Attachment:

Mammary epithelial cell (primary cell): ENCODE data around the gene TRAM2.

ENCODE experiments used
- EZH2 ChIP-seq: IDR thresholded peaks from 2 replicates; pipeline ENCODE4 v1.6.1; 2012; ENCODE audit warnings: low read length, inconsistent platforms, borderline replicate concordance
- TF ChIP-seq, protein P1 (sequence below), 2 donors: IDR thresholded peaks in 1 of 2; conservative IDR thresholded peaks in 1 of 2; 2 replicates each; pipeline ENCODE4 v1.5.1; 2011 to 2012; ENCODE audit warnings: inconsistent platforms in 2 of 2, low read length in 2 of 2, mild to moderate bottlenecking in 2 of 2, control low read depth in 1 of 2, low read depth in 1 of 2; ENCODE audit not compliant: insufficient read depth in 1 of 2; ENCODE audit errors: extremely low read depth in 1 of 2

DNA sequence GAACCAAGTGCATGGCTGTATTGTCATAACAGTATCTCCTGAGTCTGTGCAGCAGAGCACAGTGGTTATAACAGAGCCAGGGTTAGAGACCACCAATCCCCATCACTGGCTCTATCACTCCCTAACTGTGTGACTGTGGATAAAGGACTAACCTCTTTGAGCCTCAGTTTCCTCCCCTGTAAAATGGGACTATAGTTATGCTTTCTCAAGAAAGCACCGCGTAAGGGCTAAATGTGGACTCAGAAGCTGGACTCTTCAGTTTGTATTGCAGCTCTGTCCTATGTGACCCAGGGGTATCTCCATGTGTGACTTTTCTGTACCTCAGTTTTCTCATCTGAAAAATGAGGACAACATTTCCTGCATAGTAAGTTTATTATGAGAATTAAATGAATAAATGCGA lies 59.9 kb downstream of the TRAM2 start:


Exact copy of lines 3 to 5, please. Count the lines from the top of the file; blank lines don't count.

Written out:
- EZH2 ChIP-seq: IDR thresholded peaks from 2 replicates; pipeline ENCODE4 v1.6.1; 2012; ENCODE audit warnings: low read length, inconsistent platforms, borderline replicate concordance
- TF ChIP-seq, protein P1 (sequence below), 2 donors: IDR thresholded peaks in 1 of 2; conservative IDR thresholded peaks in 1 of 2; 2 replicates each; pipeline ENCODE4 v1.5.1; 2011 to 2012; ENCODE audit warnings: inconsistent platforms in 2 of 2, low read length in 2 of 2, mild to moderate bottlenecking in 2 of 2, control low read depth in 1 of 2, low read depth in 1 of 2; ENCODE audit not compliant: insufficient read depth in 1 of 2; ENCODE audit errors: extremely low read depth in 1 of 2

DNA sequence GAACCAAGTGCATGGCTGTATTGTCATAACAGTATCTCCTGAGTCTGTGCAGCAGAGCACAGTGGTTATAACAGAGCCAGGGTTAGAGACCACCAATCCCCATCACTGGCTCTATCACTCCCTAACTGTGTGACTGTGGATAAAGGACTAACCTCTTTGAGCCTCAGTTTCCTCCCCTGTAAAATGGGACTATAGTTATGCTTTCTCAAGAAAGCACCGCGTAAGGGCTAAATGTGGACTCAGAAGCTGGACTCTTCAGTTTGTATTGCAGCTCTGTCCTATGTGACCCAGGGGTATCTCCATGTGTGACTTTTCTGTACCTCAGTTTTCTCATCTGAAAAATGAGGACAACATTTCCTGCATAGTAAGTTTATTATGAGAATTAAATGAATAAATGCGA lies 59.9 kb downstream of the TRAM2 start: